If all goes according to plan, Sackville will get another extension to its Waterfowl Park this year.
Town councillors will be asked next week to approve an agreement with Ducks Unlimited (DU) that would enable preliminary work to start soon constructing a six acre pond on vacant land behind the Marshlands Inn, north of St. James Street and east of Lorne.
The town has released information showing it spent $75,000 purchasing two parcels of land for the DU pond from Marshlands owners Lucy and Barry Dane, who operate under the company name Blaj Hospitality Inc.
The town also spent an additional $25,000 to buy a third parcel from Sarah Evans and Alan Barbour, who run the Black Duck Café.
The DU pond was first announced in November 2017 when town officials outlined plans for the construction of three ponds as part of the Lorne Street flood control project.
A larger pond that will be able to hold 40,00o cubic metres of water is now being dug south of St. James Street and if council approves, soil excavated from it would be used to construct the berm needed to contain water in the smaller DU pond, which could store up to 8,600 cubic metres.
Town engineer Dwayne Acton told council Monday night that DU will pay the costs of creating the pond and installing the water control structure that would connect to a culvert under St. James Street. He added the group would also be responsible for maintaining the pond during a 25-year renewable lease.
Acton said DU had been planning to begin work this summer, but approached town officials late last week hoping to use some of the earth being excavated for the pond south of St. James to build the dyke or berm needed to contain water in its own pond.
“They don’t like to dig earth because they’re disturbing the earth,” Acton said. “So that is why they’re asking us if they could…bring the material in from across the road to build the berm.”
He said DU would hire a contractor in the spring to shape the berm and build the structure to control water levels in the pond.
Acton added that the normal water level would be one-and-a-half feet, but the three-foot berm would allow additional water to be stored during severe storms before being slowly released.
He said the town would look at putting a walking trail on top of the berm along with interpretive signs.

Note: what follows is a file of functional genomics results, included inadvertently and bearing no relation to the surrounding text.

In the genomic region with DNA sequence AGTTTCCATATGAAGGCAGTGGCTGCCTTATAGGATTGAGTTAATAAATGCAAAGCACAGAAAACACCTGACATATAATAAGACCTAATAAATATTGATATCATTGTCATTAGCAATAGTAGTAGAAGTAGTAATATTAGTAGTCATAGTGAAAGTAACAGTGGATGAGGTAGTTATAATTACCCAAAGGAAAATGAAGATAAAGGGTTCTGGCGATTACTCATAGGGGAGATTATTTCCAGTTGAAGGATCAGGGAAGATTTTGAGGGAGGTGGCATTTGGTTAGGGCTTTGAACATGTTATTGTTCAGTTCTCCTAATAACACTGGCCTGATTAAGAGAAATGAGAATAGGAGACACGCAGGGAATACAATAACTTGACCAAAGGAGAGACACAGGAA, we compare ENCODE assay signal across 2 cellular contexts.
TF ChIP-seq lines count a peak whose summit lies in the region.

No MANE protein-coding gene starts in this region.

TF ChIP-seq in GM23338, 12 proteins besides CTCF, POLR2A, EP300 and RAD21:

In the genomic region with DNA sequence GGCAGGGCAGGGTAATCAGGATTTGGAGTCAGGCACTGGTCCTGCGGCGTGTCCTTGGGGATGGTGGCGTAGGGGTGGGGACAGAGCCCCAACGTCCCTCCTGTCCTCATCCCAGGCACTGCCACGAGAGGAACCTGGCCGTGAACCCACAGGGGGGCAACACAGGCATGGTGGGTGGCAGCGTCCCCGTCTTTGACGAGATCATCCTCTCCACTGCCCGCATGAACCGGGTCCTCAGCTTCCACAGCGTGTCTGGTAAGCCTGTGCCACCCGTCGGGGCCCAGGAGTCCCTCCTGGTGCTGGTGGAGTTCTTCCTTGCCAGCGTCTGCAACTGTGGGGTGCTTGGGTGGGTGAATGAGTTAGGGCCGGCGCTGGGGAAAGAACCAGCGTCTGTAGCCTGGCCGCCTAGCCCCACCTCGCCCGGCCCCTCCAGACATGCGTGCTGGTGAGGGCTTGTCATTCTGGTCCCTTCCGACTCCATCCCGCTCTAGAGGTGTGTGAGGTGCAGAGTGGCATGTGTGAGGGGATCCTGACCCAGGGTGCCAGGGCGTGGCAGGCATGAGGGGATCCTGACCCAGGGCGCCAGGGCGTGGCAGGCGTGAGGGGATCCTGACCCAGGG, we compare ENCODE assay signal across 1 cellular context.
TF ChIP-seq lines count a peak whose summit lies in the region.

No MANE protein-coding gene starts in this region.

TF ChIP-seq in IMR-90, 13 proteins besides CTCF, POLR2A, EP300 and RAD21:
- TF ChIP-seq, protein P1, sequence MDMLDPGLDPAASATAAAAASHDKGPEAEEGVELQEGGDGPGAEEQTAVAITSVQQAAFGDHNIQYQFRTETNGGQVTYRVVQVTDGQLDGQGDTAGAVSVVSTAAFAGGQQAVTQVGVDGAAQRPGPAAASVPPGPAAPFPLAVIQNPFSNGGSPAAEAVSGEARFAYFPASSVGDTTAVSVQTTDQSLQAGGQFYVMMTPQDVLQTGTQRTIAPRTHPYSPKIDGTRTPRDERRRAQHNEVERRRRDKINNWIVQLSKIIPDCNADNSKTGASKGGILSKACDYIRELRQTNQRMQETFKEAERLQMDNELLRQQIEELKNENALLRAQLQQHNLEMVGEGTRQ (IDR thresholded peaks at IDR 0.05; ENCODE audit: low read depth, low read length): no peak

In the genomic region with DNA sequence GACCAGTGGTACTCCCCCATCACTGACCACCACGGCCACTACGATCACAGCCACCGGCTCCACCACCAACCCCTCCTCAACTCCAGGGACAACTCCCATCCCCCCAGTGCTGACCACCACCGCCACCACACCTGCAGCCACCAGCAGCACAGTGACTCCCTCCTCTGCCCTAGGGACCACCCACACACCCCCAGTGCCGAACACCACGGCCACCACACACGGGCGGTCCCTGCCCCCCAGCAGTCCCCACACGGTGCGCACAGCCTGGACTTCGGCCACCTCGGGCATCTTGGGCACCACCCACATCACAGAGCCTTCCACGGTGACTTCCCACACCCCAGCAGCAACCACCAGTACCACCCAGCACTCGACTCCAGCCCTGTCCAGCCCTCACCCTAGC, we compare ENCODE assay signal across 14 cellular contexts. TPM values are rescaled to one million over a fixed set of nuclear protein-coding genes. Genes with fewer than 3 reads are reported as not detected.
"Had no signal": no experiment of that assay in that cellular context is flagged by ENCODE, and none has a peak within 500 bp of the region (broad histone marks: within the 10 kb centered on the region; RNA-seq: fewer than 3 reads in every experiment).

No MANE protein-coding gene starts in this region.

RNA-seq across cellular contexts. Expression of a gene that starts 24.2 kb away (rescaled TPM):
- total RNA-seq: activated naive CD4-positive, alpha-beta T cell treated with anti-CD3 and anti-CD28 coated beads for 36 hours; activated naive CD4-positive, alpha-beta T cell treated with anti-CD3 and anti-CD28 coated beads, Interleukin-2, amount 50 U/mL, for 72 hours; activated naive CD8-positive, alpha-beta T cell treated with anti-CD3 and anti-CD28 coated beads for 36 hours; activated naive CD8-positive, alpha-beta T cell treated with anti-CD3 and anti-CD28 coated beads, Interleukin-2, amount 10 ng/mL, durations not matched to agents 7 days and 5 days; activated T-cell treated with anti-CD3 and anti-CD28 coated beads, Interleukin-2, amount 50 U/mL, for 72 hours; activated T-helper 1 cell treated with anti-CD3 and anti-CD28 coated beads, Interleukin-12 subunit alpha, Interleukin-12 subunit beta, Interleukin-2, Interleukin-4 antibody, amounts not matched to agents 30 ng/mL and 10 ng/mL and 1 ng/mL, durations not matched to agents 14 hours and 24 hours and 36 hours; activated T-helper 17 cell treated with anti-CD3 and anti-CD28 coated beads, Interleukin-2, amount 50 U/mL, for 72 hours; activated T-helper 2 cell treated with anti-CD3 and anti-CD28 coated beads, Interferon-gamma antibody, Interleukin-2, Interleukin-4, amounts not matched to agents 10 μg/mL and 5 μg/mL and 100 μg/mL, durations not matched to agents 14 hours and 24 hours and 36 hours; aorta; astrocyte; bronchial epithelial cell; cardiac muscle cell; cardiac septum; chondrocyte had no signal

“Essentially, it would be an extension of our Waterfowl Park, very similar to what you’d see if you’re walking out on our existing Waterfowl Park,” he said.
Other property purchases
The land purchases for the Ducks Unlimited pond were part of a total outlay of $373,900 since the town began assembling land for the Lorne Street flood control project in early 2017.
Town manager Jamie Burke told councillors on Monday that in total, the town has acquired 18 properties with all but one of the transactions fully complete.
“This has been almost a two-year, complicated process,” Burke said, adding, “trying to do this in a small town in an efficient way and protecting the taxpayers’ money is extremely difficult, so we’re very pleased that we’re now complete in this process.”
Burke said the land acquisitions allow the town to carry out the current phase of the flood control project and to push ahead with Phase III if it succeeds in getting money from the federal and provincial governments. (Phase III would involve construction of a large stormwater retention pond behind the community gardens on Charles Street as well as installing culverts and digging ditches to drain water across the industrial park to a new aboiteau on the Tantramar River near the town’s sewage lagoons.)
CN land swap
Burke outlined a complicated land exchange with CN Rail under which the town agreed to purchase the Crescent Automotive, AutoPlus store in the industrial park for $99,900. The town then gave the building to CN in exchange for seven CN properties needed for the flood control project.
“It worked for us and it worked for them,” Burke said, adding that the town managed to create a partnership with CN on flood control.
“This has been a long, complicated, frustrating at times, file,” Burke added, a sentiment echoed by Mayor Higham.
“Wow, this was much more complex than we thought it was going to be going in,” Higham said.
“I appreciate the inventiveness you’re shown here to protect the taxpayers’ dollars with the deals across, swapping and slipping and moving around so that we could cover the potential footprint of a flood mitigation strategy with this,” the mayor added.
To read more details about the town’s property transactions, click here.